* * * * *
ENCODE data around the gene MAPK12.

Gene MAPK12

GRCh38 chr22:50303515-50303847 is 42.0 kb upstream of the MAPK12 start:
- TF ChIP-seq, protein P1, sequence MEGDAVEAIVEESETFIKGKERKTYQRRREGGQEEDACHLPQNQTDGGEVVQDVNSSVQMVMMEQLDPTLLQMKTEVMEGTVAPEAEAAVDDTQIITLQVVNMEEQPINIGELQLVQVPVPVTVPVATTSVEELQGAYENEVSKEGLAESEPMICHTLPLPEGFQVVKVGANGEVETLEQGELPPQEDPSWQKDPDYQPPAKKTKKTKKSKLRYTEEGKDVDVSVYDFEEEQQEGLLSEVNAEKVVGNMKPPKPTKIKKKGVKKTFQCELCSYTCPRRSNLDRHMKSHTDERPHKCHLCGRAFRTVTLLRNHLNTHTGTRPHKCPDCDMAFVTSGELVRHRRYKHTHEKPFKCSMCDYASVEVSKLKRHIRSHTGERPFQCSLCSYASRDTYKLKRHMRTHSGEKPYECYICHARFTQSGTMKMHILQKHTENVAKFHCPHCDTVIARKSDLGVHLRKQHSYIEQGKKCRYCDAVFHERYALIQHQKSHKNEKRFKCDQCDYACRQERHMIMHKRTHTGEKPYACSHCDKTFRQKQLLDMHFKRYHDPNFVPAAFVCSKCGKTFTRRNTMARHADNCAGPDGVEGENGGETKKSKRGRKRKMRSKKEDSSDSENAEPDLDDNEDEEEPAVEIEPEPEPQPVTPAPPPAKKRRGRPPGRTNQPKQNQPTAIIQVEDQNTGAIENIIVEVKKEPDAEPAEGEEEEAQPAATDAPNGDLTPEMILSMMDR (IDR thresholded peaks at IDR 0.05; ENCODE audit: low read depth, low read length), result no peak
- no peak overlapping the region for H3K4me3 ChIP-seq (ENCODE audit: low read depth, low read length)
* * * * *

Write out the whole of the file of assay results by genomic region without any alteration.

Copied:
ENCODE data around the gene MAPK12.

Gene MAPK12

GRCh38 chr22:50303515-50303847 is 42.0 kb upstream of the MAPK12 start:
- TF ChIP-seq, protein P1, sequence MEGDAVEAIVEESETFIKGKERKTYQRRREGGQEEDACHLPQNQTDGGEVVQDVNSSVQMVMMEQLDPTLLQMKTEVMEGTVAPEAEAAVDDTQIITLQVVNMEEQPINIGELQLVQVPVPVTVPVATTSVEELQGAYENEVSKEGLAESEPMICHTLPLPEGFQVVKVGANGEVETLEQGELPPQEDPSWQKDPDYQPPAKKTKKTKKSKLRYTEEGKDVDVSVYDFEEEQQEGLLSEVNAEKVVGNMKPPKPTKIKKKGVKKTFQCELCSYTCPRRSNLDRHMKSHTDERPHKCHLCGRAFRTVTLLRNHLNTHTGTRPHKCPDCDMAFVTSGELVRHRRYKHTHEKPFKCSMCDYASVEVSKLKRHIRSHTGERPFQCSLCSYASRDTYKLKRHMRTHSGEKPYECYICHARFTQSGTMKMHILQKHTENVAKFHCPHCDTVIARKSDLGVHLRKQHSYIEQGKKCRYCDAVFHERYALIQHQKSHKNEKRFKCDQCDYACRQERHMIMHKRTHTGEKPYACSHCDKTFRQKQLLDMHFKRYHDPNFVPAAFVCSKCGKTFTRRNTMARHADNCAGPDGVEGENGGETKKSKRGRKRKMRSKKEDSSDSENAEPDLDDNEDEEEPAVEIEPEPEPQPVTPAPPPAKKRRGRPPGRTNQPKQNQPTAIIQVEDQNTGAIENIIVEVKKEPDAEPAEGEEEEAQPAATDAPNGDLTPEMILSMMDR (IDR thresholded peaks at IDR 0.05; ENCODE audit: low read depth, low read length), result no peak
- no peak overlapping the region for H3K4me3 ChIP-seq (ENCODE audit: low read depth, low read length)